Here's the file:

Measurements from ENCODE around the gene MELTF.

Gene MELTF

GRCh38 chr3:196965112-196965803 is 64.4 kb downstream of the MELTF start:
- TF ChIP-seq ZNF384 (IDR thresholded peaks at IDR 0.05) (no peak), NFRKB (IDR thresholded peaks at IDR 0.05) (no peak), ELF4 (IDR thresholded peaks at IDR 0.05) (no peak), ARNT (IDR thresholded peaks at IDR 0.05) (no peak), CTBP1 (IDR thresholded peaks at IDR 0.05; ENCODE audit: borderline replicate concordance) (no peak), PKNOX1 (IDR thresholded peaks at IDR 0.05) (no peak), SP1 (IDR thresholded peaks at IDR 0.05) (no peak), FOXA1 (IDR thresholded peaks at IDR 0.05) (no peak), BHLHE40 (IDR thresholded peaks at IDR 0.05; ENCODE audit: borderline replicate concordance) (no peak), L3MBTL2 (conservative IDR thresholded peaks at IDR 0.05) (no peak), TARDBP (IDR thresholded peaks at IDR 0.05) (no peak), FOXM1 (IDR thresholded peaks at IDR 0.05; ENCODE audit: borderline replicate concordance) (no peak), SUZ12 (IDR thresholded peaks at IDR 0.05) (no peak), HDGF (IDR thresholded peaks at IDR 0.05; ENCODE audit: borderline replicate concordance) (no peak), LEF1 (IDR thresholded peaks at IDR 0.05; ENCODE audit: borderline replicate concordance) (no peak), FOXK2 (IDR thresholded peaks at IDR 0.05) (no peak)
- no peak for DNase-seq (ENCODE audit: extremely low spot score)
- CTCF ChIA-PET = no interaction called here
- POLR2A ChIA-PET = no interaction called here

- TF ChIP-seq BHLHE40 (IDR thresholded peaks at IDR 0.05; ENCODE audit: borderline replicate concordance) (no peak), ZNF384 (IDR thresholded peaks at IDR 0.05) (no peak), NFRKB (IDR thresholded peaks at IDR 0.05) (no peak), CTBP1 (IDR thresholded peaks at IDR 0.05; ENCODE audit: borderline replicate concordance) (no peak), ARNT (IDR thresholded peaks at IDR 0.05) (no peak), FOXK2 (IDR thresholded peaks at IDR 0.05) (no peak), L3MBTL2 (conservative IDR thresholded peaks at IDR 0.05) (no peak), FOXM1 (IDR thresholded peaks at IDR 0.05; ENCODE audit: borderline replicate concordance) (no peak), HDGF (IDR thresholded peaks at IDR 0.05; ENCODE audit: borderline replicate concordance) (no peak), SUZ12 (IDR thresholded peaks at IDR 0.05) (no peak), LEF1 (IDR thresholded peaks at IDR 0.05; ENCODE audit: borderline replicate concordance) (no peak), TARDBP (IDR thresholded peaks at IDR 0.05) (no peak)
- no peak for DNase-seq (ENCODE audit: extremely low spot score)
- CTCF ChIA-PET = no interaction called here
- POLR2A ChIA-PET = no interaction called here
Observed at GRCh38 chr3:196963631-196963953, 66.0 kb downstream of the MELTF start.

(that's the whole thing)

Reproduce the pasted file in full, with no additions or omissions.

Measurements from ENCODE around the gene MELTF.

Gene MELTF

GRCh38 chr3:196965112-196965803 is 64.4 kb downstream of the MELTF start:
- TF ChIP-seq ZNF384 (IDR thresholded peaks at IDR 0.05) (no peak), NFRKB (IDR thresholded peaks at IDR 0.05) (no peak), ELF4 (IDR thresholded peaks at IDR 0.05) (no peak), ARNT (IDR thresholded peaks at IDR 0.05) (no peak), CTBP1 (IDR thresholded peaks at IDR 0.05; ENCODE audit: borderline replicate concordance) (no peak), PKNOX1 (IDR thresholded peaks at IDR 0.05) (no peak), SP1 (IDR thresholded peaks at IDR 0.05) (no peak), FOXA1 (IDR thresholded peaks at IDR 0.05) (no peak), BHLHE40 (IDR thresholded peaks at IDR 0.05; ENCODE audit: borderline replicate concordance) (no peak), L3MBTL2 (conservative IDR thresholded peaks at IDR 0.05) (no peak), TARDBP (IDR thresholded peaks at IDR 0.05) (no peak), FOXM1 (IDR thresholded peaks at IDR 0.05; ENCODE audit: borderline replicate concordance) (no peak), SUZ12 (IDR thresholded peaks at IDR 0.05) (no peak), HDGF (IDR thresholded peaks at IDR 0.05; ENCODE audit: borderline replicate concordance) (no peak), LEF1 (IDR thresholded peaks at IDR 0.05; ENCODE audit: borderline replicate concordance) (no peak), FOXK2 (IDR thresholded peaks at IDR 0.05) (no peak)
- no peak for DNase-seq (ENCODE audit: extremely low spot score)
- CTCF ChIA-PET = no interaction called here
- POLR2A ChIA-PET = no interaction called here

- TF ChIP-seq BHLHE40 (IDR thresholded peaks at IDR 0.05; ENCODE audit: borderline replicate concordance) (no peak), ZNF384 (IDR thresholded peaks at IDR 0.05) (no peak), NFRKB (IDR thresholded peaks at IDR 0.05) (no peak), CTBP1 (IDR thresholded peaks at IDR 0.05; ENCODE audit: borderline replicate concordance) (no peak), ARNT (IDR thresholded peaks at IDR 0.05) (no peak), FOXK2 (IDR thresholded peaks at IDR 0.05) (no peak), L3MBTL2 (conservative IDR thresholded peaks at IDR 0.05) (no peak), FOXM1 (IDR thresholded peaks at IDR 0.05; ENCODE audit: borderline replicate concordance) (no peak), HDGF (IDR thresholded peaks at IDR 0.05; ENCODE audit: borderline replicate concordance) (no peak), SUZ12 (IDR thresholded peaks at IDR 0.05) (no peak), LEF1 (IDR thresholded peaks at IDR 0.05; ENCODE audit: borderline replicate concordance) (no peak), TARDBP (IDR thresholded peaks at IDR 0.05) (no peak)
- no peak for DNase-seq (ENCODE audit: extremely low spot score)
- CTCF ChIA-PET = no interaction called here
- POLR2A ChIA-PET = no interaction called here
Observed at GRCh38 chr3:196963631-196963953, 66.0 kb downstream of the MELTF start.